Your worldview is a terribly precious thing. You’re like Shmegol from Lord of the Rings, clinging to it like a deranged immature child. Cognitive dissonance is a peculiar psychological predicament that is also a double-edged sword. On the one side it keeps you safe and secure in your perception of reality. On the other hand it prevents you from accepting a new worldview that may be healthier than the one you’ve been clinging to.
But, in order to become someone who has the ability to achieve greatness you have to be able to maintain a precarious balancing act between the two sides, pushing yourself to empathize with other people’s worldview, while also trying to stretch your own worldview like one would stretch a comfort zone, all without going crazy along the way. It’s tricky, and there are cognitive biases galore. But if you can master your cognitive dissonance, or at least become aware of how it affects your perception, you might yet gain the capacity to do something amazing.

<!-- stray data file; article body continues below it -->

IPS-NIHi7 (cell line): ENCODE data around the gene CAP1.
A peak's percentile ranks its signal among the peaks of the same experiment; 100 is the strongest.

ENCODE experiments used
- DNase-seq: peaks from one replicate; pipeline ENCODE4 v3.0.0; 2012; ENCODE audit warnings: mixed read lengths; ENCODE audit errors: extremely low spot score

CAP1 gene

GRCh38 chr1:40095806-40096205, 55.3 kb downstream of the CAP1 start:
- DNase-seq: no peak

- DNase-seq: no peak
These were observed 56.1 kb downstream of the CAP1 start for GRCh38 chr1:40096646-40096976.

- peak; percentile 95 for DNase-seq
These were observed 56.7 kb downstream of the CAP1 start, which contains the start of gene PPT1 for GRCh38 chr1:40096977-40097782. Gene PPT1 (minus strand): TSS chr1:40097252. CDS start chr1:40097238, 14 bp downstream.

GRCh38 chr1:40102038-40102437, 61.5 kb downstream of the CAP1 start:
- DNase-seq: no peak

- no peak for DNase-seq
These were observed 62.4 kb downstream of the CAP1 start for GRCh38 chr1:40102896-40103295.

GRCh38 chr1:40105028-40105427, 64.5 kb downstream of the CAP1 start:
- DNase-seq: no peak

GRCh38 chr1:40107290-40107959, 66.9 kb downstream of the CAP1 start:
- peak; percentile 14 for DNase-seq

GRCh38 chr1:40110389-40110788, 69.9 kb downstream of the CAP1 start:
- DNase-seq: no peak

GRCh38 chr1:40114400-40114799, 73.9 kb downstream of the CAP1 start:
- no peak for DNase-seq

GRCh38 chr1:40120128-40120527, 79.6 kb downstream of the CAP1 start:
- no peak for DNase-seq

6) Because you don’t read enough
“You want weapons? Go to a library. Books are the best weapons in the world.” –Doctor Who
This is another big one. The only way you can penetrate the minds of those extraordinary souls who came before you is to read. Reading a book by an amazing author is like standing on the shoulders of giants and seeing even further than they did. If you have only ever read one book, and you refuse to read anything else that might stretch your mind, then you doom yourself to ignorance and one-right-way thinking that will prevent you from ever being able to do something amazing with your life.